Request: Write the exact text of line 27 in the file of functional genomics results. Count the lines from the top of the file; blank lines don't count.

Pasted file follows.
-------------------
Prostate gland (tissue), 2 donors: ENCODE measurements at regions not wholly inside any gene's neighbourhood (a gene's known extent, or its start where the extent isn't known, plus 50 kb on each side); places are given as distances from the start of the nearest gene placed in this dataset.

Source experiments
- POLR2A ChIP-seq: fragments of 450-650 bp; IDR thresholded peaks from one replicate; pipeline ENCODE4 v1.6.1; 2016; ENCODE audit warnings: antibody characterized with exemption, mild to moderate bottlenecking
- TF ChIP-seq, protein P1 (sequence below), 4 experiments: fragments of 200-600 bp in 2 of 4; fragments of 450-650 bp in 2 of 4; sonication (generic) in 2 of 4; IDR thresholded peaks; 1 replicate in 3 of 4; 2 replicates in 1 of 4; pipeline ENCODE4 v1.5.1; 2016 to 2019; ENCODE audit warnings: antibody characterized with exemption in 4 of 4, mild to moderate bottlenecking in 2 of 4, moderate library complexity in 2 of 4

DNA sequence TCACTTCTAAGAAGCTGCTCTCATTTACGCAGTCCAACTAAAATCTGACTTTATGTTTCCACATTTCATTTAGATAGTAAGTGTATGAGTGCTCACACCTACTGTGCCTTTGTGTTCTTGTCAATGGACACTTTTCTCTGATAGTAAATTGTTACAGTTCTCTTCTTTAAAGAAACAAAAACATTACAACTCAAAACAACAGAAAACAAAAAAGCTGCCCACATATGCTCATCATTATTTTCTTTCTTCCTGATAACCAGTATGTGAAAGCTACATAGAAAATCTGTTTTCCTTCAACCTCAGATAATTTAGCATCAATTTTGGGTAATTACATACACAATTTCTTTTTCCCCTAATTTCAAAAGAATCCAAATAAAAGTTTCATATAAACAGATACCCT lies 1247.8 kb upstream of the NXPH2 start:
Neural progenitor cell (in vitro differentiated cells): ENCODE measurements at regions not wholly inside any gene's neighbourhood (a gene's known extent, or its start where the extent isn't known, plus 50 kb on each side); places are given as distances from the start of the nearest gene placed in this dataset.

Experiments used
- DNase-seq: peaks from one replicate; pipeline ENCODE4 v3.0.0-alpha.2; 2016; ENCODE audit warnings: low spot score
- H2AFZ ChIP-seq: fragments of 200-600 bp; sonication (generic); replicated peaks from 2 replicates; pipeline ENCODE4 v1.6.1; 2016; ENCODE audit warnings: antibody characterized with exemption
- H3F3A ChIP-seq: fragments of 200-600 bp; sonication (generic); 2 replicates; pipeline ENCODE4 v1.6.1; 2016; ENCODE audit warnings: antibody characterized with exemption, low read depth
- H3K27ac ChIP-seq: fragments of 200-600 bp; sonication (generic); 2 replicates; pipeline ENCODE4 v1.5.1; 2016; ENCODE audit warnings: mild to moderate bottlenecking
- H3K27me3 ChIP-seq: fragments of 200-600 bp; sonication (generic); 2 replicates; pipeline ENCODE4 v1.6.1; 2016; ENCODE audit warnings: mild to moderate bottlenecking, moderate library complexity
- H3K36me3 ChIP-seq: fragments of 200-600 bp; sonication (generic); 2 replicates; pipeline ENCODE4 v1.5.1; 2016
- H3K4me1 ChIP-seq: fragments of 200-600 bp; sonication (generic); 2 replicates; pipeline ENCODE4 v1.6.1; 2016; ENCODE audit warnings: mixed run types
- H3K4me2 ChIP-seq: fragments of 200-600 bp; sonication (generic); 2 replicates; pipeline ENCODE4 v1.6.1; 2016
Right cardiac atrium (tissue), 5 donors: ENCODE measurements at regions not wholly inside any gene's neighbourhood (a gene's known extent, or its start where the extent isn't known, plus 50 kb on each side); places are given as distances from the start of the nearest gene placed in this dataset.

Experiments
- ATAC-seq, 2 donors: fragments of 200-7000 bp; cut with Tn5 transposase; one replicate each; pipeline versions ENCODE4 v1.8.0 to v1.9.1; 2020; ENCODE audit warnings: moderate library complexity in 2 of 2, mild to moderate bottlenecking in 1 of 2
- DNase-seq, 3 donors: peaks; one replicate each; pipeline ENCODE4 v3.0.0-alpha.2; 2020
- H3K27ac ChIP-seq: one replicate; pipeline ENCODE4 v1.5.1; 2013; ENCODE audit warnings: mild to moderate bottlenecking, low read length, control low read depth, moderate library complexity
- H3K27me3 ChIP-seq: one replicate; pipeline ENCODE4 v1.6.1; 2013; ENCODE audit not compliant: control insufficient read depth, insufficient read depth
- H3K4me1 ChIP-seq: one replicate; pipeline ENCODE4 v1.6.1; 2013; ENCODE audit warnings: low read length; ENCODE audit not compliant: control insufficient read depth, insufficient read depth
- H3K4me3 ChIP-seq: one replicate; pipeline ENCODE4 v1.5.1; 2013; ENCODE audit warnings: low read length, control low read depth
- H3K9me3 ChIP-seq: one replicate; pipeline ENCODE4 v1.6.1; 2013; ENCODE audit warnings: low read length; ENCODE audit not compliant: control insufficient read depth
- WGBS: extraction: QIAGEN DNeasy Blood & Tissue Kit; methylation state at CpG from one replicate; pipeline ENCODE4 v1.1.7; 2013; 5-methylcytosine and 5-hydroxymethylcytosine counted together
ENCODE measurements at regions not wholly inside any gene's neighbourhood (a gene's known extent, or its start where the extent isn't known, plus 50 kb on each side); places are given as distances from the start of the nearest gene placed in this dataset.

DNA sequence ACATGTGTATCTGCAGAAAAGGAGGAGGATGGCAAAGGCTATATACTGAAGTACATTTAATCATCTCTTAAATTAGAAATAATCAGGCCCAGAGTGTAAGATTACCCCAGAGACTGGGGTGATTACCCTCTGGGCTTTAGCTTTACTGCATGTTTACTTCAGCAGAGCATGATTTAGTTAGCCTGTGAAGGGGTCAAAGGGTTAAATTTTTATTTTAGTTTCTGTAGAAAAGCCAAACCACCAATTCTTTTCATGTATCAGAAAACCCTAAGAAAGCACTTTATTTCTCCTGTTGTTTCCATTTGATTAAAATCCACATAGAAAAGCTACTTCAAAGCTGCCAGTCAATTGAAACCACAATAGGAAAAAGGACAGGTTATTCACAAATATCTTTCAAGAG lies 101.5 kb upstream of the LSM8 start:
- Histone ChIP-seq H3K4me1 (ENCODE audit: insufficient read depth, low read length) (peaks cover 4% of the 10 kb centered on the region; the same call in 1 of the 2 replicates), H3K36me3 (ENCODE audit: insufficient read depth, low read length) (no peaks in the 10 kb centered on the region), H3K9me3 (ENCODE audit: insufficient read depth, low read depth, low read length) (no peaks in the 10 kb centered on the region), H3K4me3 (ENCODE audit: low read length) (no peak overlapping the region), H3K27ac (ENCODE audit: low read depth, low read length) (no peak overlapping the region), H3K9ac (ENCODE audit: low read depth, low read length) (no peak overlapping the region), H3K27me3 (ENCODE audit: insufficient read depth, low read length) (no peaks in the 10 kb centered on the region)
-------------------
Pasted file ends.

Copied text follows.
DNA sequence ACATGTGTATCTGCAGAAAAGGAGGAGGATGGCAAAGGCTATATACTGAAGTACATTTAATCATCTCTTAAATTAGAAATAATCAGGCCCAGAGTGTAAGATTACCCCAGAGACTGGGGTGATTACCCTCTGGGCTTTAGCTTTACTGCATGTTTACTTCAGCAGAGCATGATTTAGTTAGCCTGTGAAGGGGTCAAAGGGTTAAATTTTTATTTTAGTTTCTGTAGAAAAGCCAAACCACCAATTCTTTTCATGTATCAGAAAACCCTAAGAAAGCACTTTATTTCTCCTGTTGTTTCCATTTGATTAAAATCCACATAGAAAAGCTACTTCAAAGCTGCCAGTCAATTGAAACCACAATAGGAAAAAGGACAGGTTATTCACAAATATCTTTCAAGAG lies 101.5 kb upstream of the LSM8 start: